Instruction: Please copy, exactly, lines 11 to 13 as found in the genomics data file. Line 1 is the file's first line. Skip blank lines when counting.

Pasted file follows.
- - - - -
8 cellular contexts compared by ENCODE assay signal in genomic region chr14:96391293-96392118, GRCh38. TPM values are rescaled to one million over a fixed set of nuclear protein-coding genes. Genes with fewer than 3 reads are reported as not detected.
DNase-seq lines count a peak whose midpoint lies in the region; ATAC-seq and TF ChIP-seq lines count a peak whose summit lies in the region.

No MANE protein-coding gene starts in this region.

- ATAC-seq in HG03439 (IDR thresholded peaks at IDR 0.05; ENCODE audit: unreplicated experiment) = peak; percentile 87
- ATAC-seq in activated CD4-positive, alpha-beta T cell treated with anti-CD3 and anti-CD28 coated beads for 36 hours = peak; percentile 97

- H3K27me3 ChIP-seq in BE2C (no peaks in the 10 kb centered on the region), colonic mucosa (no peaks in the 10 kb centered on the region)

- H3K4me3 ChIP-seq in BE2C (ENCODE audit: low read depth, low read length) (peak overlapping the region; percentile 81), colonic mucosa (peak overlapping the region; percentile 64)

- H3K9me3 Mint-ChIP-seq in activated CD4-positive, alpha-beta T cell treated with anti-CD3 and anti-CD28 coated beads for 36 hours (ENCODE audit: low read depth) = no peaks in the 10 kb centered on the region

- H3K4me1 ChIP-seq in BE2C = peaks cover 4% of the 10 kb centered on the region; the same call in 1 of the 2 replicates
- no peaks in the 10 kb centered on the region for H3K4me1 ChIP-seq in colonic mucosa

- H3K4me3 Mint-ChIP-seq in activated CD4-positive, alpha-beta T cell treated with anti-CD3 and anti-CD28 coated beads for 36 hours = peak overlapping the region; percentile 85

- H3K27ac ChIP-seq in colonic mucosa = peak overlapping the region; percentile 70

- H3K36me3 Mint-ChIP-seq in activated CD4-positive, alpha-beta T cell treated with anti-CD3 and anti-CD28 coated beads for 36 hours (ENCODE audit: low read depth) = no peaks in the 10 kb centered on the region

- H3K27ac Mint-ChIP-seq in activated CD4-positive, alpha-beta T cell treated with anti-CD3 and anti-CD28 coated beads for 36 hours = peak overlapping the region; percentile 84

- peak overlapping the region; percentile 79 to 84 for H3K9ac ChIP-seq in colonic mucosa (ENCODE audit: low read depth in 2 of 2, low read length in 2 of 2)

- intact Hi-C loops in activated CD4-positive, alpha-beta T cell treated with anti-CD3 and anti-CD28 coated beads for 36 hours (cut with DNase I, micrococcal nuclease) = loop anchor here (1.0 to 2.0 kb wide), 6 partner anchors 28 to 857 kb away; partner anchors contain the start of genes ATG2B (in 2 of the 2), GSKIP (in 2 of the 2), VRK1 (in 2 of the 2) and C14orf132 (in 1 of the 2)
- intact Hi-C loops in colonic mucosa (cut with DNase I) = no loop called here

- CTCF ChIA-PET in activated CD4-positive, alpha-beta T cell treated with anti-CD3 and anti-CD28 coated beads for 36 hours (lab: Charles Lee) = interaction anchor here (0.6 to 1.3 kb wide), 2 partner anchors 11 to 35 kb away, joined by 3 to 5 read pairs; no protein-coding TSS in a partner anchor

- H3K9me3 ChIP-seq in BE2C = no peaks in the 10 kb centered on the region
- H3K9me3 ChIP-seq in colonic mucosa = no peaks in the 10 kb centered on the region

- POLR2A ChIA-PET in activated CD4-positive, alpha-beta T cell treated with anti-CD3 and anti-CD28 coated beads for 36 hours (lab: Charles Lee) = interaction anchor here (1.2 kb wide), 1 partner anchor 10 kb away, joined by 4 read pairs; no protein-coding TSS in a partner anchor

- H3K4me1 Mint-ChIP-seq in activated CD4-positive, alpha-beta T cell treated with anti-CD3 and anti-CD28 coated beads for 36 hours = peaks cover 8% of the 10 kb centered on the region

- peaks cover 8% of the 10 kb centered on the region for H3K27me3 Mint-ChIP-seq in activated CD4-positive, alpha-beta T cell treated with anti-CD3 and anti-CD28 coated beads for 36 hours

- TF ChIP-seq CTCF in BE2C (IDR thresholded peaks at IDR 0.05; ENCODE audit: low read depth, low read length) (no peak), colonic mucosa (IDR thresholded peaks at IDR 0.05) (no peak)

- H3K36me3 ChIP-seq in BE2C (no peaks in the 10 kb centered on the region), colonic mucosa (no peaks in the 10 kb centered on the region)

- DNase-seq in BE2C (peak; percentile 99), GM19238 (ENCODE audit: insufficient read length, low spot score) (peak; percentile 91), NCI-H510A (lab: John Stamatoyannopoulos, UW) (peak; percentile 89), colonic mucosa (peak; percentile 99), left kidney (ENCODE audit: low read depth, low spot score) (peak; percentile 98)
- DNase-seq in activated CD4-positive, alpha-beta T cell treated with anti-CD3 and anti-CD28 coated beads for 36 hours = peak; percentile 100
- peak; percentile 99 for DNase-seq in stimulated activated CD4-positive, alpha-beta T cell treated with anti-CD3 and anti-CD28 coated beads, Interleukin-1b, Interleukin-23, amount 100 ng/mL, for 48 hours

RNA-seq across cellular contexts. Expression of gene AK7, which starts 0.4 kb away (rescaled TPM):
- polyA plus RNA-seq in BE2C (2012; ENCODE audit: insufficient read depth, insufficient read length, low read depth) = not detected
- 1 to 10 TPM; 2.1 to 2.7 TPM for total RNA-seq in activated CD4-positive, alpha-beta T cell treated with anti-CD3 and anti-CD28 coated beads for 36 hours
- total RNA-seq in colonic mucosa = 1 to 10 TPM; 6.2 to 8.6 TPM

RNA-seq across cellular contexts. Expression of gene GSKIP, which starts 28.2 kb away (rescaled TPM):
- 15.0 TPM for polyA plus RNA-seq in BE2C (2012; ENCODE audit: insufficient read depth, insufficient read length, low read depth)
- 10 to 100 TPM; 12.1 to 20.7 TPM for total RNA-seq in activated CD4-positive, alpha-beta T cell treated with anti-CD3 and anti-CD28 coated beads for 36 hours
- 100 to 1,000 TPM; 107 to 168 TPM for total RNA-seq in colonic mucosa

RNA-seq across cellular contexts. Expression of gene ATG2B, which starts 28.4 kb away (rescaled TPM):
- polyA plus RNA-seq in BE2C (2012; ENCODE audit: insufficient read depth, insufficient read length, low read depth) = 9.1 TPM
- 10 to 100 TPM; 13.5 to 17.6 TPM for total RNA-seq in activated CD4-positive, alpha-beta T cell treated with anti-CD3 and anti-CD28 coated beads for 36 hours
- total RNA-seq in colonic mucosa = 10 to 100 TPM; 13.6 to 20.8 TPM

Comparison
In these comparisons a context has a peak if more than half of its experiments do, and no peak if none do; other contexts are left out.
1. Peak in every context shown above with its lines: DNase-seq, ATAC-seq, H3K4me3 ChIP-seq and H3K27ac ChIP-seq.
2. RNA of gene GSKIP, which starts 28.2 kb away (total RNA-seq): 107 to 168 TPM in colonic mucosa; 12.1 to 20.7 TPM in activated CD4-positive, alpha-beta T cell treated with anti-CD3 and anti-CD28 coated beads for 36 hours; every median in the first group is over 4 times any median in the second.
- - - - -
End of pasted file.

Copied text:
- H3K4me3 Mint-ChIP-seq in activated CD4-positive, alpha-beta T cell treated with anti-CD3 and anti-CD28 coated beads for 36 hours = peak overlapping the region; percentile 85

- H3K27ac ChIP-seq in colonic mucosa = peak overlapping the region; percentile 70

- H3K36me3 Mint-ChIP-seq in activated CD4-positive, alpha-beta T cell treated with anti-CD3 and anti-CD28 coated beads for 36 hours (ENCODE audit: low read depth) = no peaks in the 10 kb centered on the region